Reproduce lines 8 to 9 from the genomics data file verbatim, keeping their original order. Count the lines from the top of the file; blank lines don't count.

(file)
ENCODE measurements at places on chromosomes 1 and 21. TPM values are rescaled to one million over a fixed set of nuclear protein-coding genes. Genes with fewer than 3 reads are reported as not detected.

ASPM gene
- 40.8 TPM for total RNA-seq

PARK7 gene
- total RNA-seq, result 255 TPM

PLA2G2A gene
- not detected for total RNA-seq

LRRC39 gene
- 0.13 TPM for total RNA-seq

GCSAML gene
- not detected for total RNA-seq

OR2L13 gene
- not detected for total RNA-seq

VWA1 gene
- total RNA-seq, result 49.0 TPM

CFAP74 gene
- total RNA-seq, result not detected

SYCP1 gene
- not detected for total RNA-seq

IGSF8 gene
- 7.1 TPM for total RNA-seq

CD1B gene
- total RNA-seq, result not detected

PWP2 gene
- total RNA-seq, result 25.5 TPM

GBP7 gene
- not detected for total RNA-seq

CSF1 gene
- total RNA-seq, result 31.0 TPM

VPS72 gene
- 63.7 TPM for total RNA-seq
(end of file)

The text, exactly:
LRRC39 gene
- 0.13 TPM for total RNA-seq